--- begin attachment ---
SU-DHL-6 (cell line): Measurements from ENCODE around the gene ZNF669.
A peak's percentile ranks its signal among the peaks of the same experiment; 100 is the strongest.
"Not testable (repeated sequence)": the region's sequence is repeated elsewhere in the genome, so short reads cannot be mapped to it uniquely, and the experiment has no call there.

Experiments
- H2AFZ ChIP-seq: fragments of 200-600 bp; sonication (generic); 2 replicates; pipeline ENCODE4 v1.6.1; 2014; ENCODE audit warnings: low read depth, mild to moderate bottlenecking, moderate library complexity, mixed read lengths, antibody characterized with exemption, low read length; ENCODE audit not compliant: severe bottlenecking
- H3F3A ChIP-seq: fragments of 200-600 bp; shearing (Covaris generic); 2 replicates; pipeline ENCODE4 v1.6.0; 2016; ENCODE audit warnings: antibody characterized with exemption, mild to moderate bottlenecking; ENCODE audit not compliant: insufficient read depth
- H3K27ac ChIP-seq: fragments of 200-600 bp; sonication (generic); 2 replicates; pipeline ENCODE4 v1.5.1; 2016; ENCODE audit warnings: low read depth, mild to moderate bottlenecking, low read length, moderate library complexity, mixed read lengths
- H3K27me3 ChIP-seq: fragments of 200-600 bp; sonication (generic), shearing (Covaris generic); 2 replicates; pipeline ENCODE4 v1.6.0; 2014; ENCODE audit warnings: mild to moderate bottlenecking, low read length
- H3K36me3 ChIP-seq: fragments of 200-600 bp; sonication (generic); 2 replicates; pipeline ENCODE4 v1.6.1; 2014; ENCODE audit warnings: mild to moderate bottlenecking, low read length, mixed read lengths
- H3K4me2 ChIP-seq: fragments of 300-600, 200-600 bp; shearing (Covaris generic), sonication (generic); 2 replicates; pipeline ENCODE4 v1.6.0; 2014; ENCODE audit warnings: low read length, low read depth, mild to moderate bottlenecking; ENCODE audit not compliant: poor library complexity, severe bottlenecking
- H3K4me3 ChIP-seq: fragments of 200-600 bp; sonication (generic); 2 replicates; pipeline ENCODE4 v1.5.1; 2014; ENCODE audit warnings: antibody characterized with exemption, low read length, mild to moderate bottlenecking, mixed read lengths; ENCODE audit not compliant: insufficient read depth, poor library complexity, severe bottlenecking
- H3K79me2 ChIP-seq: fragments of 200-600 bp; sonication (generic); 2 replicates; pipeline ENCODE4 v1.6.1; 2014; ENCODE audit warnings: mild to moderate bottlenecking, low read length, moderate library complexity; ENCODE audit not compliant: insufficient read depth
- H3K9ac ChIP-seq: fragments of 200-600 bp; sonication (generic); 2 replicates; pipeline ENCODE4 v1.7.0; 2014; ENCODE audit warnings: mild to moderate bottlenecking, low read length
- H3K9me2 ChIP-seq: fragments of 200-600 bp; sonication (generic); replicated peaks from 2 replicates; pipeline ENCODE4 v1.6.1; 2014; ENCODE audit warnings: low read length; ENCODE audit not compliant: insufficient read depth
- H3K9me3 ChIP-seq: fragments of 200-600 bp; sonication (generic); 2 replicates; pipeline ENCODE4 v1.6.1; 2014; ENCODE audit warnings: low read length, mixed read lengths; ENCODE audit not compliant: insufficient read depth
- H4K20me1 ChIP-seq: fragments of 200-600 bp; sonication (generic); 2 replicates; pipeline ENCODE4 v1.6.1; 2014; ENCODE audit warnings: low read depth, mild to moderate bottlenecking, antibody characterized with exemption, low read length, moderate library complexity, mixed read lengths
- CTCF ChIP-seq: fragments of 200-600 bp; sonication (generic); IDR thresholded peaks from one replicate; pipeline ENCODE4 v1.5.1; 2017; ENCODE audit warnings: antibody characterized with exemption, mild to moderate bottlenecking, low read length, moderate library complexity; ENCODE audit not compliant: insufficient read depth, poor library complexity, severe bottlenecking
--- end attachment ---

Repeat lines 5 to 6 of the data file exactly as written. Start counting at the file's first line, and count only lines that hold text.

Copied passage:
- H2AFZ ChIP-seq: fragments of 200-600 bp; sonication (generic); 2 replicates; pipeline ENCODE4 v1.6.1; 2014; ENCODE audit warnings: low read depth, mild to moderate bottlenecking, moderate library complexity, mixed read lengths, antibody characterized with exemption, low read length; ENCODE audit not compliant: severe bottlenecking
- H3F3A ChIP-seq: fragments of 200-600 bp; shearing (Covaris generic); 2 replicates; pipeline ENCODE4 v1.6.0; 2016; ENCODE audit warnings: antibody characterized with exemption, mild to moderate bottlenecking; ENCODE audit not compliant: insufficient read depth